Mortgage Servicing Fraud
occurs post loan origination when mortgage servicers use false statements and book-keeping entries, fabricated assignments, forged signatures and utter counterfeit intangible Notes to take a homeowner's property and equity.
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I'm trying to find out if there is any legislative effort to disallow deficiency judgements after foreclosure.

Our story as briefly as I can tell it: We bought our home in 2005 through Novastar (subprime loan). Although we knew that our fixed rate was only for 2 years and included a prepay penalty, we did not know that the prepay penalty was for 3 years. So we were forced to refinance (our have our interest adjust up astronomically) and eat $10,000 for the penalty. We refinanced (through Greenpoint Mortgage) just in the knick of time, but that didn't go as well as we had hoped. Just days before the signing of the papers, we were informed that we were not getting the 30 year fixed mortgage we requested, but rather an 80/20 loan that was in part fixed for five years (the 80%) and in part an adjustable HELOC (the 20%). Three months ago our loans were sold to Countrywide.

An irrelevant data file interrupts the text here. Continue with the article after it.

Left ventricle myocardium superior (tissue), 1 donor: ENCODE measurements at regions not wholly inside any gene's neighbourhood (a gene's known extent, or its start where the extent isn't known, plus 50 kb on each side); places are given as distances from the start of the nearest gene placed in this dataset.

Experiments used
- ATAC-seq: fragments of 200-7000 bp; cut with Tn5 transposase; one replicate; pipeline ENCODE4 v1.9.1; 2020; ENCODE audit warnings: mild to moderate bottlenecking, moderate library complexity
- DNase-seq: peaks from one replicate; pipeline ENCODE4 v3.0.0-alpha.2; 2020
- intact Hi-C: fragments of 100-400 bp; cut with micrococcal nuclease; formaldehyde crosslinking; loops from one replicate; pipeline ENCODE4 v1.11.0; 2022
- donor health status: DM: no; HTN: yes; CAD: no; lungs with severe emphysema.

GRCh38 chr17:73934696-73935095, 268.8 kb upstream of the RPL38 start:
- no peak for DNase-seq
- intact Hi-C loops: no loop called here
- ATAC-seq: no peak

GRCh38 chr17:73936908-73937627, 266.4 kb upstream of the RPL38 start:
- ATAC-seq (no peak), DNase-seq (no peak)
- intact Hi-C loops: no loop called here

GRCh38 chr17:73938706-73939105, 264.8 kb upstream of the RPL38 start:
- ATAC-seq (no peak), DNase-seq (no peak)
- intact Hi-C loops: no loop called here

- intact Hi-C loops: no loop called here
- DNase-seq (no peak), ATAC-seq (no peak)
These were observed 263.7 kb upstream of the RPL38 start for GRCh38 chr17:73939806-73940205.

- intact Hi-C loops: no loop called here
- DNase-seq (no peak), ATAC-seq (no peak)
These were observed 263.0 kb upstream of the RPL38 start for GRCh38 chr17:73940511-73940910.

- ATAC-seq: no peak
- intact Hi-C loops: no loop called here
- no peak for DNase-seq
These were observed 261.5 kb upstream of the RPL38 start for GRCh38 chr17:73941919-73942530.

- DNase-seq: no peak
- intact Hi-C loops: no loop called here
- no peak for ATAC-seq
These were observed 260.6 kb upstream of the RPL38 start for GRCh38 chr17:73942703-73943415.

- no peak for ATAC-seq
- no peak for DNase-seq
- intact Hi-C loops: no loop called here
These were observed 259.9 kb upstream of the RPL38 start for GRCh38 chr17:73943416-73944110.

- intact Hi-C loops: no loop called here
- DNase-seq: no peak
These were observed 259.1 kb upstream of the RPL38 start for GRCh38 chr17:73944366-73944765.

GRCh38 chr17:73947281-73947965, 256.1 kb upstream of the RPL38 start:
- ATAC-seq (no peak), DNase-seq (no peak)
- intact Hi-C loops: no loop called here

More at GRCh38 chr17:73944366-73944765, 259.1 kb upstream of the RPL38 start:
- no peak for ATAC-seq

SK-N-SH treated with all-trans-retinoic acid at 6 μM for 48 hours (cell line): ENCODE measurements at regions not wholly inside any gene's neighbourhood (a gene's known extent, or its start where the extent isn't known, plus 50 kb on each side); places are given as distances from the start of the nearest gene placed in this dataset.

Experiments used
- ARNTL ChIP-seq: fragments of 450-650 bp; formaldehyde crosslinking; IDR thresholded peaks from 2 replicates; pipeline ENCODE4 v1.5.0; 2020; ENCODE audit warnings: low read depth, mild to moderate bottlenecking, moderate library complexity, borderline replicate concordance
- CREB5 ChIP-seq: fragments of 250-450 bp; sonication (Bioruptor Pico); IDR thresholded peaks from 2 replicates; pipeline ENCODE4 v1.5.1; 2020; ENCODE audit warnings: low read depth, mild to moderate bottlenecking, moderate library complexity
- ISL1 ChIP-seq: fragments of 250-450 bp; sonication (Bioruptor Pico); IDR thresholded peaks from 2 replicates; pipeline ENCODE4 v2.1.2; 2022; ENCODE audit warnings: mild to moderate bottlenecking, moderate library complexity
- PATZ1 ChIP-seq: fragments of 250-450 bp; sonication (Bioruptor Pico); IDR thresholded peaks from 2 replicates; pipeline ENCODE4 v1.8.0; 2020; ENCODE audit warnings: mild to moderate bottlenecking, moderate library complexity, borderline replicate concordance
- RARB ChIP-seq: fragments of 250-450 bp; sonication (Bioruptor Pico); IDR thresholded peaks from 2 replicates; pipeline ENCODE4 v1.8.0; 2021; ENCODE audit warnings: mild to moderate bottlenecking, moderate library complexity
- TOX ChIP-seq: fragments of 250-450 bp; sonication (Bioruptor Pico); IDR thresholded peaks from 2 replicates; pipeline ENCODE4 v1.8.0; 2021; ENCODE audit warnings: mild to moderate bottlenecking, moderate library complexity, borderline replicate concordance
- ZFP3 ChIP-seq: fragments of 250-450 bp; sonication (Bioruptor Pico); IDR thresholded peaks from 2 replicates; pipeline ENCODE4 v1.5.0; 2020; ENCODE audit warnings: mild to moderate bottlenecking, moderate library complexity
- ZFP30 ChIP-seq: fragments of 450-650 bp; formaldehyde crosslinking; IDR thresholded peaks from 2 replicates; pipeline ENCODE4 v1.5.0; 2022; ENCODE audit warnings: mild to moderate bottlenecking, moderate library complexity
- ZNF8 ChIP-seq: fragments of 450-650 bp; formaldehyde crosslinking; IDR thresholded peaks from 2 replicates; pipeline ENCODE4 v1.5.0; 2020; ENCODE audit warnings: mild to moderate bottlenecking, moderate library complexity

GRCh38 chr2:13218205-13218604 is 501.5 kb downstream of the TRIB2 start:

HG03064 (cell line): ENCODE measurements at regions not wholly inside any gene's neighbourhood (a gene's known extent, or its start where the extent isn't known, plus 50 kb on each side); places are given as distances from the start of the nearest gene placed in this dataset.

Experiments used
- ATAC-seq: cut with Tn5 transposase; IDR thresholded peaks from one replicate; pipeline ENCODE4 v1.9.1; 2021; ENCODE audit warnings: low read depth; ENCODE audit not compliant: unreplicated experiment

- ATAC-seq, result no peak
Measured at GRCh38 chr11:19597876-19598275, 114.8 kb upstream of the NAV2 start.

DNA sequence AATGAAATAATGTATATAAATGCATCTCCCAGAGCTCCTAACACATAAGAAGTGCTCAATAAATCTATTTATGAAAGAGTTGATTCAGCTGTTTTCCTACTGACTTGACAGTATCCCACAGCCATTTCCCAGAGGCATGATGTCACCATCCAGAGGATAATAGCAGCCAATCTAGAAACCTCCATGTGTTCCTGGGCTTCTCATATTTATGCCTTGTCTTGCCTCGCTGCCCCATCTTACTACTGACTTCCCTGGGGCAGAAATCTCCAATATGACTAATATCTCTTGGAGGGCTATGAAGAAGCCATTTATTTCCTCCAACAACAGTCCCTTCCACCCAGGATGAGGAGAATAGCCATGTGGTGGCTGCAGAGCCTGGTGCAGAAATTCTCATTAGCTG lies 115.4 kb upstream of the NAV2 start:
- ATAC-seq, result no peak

Due to the meltdown in the automotive industry, my mechanic husband is now earning 2/3 less than we used to. He was unemployed for nearly 3 months, which is when our loan went into default (and this was after exhausting our savings and 401K to make the payments in the previous months). When he finally found a new job it was at 1/3 of our previous income. For this reason, we are not a good candidate for a loan modification, even if Countrywide was truly interested in helping. We've been watching Congress to see if mortgage cramdown legislation has any hope of passing (not likely to get through the Senate).

So, it is likely that we will have to 'walk away'. Here's the problem with that though, Countrywide is likely to come after us with a deficiency judgement. Although CA is said to be a 'non-deficiency' state, that only applies if you never refinanced your loan. Well, in our case that was impossible - we had to get out from under a really horrible subprime loan. So here's my question:
Does anyone know of any efforts to legislate against deficiency judgements?

I contacted Countrywide last week to request a 'Deed in Lieu of Foreclosure', but was told I'd have to attempt to short sell the home for 3 months before they'd even consider it.  If we let it foreclose and walk away, and face a deficiency judgement, we will be forced to file a Chapter 7 to get out from under that. Has anyone else dealt with this situation?

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h gosh
Why don't you read the CA v. Countrywide judgment in our legal section?  Bet you will be surprised at what you learn.
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